Presenting your case in front of a small claims court judge can be stressful. But there are ways to combat the nerves. The easiest way is to come to court with a well-organized gameplan. For instance, you’ll want to be sure that you prepare:
For answers to common small claims court questions, see Small Claims Court FAQ.
It's essential that you organize your case ahead of time. One way to do this is by dividing the witness testimony—both yours and the testimony of anyone else you bring—into a list of the several main points you want to make. In many cases, it’s best to have written questions so that you don’t struggle with phrasing while under pressure.
Make sure to indicate where you plan to introduce any documents or other physical evidence you wish to show the judge. Your witness will need to testify as to the authenticity of the document. For instance, you might testify that a copy of a letter is a true and correct copy of the demand letter you sent to the defendant (the person being sued) requesting payment.
It’s a good idea to have at least three copies of each document. You’ll have to give one to the judge, one to the opposing side, and one the court clerk. Organize the evidence in the order that you’ll present it so that you can find each item quickly.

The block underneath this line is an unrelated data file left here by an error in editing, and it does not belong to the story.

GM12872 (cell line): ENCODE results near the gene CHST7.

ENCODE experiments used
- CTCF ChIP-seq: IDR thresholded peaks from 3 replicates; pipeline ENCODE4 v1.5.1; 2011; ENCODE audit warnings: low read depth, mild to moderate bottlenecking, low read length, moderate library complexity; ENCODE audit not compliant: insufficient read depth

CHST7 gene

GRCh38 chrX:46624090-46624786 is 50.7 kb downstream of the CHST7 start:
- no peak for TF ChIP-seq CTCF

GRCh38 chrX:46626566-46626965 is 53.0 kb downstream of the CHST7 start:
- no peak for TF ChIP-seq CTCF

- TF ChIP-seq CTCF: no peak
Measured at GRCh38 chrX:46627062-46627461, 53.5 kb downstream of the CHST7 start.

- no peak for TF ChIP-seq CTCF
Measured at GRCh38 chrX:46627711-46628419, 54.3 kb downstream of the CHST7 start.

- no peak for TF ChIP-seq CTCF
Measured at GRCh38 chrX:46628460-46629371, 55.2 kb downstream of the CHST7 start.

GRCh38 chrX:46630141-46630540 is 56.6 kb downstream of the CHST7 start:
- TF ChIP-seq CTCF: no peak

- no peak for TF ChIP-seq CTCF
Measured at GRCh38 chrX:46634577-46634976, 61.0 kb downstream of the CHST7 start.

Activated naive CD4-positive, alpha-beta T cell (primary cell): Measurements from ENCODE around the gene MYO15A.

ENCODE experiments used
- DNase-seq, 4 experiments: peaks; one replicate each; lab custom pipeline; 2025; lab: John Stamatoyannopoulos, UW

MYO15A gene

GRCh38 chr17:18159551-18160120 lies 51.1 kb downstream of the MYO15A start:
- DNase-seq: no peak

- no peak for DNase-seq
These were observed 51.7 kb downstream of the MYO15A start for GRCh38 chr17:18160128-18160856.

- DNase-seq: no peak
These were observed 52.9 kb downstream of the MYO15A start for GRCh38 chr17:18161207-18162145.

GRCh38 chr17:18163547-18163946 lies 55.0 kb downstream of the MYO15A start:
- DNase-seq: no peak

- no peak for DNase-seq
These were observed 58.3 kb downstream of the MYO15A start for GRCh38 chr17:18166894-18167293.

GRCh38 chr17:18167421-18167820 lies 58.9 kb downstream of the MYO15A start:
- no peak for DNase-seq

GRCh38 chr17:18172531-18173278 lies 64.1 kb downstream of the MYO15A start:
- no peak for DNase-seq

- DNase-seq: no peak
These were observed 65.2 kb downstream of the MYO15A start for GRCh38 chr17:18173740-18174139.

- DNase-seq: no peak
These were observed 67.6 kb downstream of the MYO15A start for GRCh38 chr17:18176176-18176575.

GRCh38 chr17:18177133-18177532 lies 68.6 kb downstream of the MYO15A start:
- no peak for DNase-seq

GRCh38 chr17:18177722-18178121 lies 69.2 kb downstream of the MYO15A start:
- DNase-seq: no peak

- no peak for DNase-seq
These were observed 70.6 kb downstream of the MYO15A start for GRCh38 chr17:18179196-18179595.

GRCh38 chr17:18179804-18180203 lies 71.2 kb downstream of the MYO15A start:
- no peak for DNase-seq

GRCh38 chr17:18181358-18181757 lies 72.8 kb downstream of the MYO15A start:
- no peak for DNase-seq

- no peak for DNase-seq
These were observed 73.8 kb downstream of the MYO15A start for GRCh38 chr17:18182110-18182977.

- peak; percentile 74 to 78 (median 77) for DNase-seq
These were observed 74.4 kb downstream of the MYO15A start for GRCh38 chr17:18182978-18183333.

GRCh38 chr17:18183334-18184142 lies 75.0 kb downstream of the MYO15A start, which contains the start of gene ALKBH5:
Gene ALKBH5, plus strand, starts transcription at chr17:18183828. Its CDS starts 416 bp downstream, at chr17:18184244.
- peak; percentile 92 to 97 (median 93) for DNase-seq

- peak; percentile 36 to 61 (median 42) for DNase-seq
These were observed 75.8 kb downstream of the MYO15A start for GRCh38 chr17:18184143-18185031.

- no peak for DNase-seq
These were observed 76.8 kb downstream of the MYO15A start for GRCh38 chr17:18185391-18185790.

Learn more about offering witness testimony.
Let's assume a hotel's failed to return your deposit when you canceled a wedding reception three months before the event was to be held. This would be a small claims breach of contract case—a type of case regularly brought before a small claims court.
If you’re the plaintiff, you will present your case first. Here is a list of what your key points—and the evidence to back them up—might look like:
Find out about other common types of small court cases.
A defendant must wait to present until after the plaintiff finishes doing so. A defendant can't know in advance what the plaintiff will say and what evidence the plaintiff will present until hearing the evidence. Thus, Valley View, like any other defendant, will need to adopt a little more flexible approach.
Still, because Valley View representatives have probably talked to or exchanged letters with the plaintiff, they probably have a pretty good idea of what to expect. Accordingly, Valley View's list might look like this:
If you’re just starting your research, learn about when you should sue in small claims court. For more help preparing your testimony and evidence, see Everybody's Guide to Small Claims Court, by attorney Cara O’Neill (Nolo).